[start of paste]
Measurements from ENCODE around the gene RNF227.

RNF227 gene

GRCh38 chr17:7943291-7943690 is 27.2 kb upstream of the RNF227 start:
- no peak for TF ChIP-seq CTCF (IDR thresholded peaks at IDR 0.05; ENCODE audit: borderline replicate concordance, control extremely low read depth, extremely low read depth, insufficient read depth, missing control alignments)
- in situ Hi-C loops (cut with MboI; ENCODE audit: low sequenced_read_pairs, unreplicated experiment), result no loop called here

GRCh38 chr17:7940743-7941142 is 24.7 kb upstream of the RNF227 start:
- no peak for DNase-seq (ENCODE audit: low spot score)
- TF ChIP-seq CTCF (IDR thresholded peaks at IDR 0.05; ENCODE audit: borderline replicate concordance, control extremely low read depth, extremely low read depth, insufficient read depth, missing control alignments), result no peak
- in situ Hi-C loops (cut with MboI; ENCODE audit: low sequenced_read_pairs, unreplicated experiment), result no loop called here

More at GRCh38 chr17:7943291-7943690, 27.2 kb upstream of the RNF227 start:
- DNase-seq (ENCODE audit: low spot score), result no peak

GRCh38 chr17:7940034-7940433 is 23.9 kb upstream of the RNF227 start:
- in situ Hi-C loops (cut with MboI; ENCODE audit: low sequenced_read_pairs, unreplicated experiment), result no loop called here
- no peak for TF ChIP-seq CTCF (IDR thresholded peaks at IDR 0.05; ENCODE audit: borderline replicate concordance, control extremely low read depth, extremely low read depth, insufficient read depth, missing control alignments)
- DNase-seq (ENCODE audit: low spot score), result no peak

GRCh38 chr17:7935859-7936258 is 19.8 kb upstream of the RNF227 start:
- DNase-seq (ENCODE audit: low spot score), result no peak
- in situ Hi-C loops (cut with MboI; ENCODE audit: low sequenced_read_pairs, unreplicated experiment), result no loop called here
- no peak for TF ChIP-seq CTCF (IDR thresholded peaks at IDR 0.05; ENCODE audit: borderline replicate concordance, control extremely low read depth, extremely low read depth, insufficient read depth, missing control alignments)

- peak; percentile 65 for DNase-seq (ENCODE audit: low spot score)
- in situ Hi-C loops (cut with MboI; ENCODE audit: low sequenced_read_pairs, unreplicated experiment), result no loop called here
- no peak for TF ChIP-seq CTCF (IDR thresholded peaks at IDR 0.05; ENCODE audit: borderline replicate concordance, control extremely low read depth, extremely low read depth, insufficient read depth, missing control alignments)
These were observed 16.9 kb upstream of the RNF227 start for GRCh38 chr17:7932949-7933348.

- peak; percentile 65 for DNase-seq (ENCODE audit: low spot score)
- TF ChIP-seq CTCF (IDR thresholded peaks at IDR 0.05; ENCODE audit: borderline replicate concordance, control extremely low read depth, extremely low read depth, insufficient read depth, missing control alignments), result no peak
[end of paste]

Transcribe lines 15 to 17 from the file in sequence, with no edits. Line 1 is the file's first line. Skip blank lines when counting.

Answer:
- DNase-seq (ENCODE audit: low spot score), result no peak

GRCh38 chr17:7935859-7936258 is 19.8 kb upstream of the RNF227 start:
- DNase-seq (ENCODE audit: low spot score), result no peak